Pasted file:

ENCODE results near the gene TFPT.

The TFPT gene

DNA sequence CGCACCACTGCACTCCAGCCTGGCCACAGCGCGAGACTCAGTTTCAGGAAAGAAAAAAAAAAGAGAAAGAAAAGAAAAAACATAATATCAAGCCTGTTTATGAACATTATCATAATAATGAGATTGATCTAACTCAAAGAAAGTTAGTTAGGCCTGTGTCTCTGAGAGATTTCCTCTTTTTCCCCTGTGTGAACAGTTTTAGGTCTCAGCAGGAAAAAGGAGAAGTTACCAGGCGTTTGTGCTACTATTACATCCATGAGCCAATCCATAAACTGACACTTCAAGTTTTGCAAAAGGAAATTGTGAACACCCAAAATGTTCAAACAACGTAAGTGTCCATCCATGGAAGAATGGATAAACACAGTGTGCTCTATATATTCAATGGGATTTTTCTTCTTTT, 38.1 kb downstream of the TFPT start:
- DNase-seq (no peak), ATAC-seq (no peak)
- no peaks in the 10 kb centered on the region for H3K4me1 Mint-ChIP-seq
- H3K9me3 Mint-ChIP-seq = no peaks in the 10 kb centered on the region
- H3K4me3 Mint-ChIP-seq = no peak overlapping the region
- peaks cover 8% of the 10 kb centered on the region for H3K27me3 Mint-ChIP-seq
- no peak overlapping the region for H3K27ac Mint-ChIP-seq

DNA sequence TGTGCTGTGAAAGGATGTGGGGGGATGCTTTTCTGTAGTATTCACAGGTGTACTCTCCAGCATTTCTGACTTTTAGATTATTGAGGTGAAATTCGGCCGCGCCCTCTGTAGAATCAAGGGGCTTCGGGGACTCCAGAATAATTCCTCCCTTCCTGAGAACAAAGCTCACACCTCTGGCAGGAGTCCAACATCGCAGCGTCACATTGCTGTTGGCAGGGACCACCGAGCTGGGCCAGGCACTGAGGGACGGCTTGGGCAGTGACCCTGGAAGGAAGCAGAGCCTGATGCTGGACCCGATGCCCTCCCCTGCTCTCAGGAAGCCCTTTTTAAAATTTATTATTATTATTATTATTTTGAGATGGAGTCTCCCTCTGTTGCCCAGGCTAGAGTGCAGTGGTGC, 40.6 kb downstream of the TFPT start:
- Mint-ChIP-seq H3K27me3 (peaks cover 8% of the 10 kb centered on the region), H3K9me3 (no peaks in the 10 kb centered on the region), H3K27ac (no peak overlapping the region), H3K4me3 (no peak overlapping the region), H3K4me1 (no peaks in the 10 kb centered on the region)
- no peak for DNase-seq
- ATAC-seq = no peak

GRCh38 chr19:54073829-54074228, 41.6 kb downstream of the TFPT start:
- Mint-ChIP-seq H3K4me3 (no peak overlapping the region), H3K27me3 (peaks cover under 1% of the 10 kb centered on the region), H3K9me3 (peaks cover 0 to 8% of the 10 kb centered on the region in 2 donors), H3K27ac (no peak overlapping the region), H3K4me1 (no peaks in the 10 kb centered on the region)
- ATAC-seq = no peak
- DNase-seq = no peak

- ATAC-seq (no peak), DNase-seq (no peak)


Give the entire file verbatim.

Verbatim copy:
ENCODE results near the gene TFPT.

The TFPT gene

DNA sequence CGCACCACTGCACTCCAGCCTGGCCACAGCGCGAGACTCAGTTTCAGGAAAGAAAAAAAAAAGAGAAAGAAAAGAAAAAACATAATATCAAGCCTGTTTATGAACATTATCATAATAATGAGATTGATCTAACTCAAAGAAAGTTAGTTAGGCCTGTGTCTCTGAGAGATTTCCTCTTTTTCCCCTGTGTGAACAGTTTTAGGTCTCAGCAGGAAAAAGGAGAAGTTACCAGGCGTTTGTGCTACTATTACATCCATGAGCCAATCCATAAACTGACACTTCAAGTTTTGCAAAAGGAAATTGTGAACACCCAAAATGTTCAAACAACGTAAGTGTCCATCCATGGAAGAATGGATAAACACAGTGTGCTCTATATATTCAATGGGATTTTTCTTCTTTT, 38.1 kb downstream of the TFPT start:
- DNase-seq (no peak), ATAC-seq (no peak)
- no peaks in the 10 kb centered on the region for H3K4me1 Mint-ChIP-seq
- H3K9me3 Mint-ChIP-seq = no peaks in the 10 kb centered on the region
- H3K4me3 Mint-ChIP-seq = no peak overlapping the region
- peaks cover 8% of the 10 kb centered on the region for H3K27me3 Mint-ChIP-seq
- no peak overlapping the region for H3K27ac Mint-ChIP-seq

DNA sequence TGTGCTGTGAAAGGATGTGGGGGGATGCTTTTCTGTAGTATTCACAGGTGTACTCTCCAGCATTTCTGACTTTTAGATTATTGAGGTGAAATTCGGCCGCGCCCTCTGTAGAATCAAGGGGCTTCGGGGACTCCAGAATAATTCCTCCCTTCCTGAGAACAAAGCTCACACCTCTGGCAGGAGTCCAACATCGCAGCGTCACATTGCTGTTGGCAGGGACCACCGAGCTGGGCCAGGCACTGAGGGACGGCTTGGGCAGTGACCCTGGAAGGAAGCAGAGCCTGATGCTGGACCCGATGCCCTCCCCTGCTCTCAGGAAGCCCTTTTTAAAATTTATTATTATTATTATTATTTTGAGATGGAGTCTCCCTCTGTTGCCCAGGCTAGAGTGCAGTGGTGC, 40.6 kb downstream of the TFPT start:
- Mint-ChIP-seq H3K27me3 (peaks cover 8% of the 10 kb centered on the region), H3K9me3 (no peaks in the 10 kb centered on the region), H3K27ac (no peak overlapping the region), H3K4me3 (no peak overlapping the region), H3K4me1 (no peaks in the 10 kb centered on the region)
- no peak for DNase-seq
- ATAC-seq = no peak

GRCh38 chr19:54073829-54074228, 41.6 kb downstream of the TFPT start:
- Mint-ChIP-seq H3K4me3 (no peak overlapping the region), H3K27me3 (peaks cover under 1% of the 10 kb centered on the region), H3K9me3 (peaks cover 0 to 8% of the 10 kb centered on the region in 2 donors), H3K27ac (no peak overlapping the region), H3K4me1 (no peaks in the 10 kb centered on the region)
- ATAC-seq = no peak
- DNase-seq = no peak

- ATAC-seq (no peak), DNase-seq (no peak)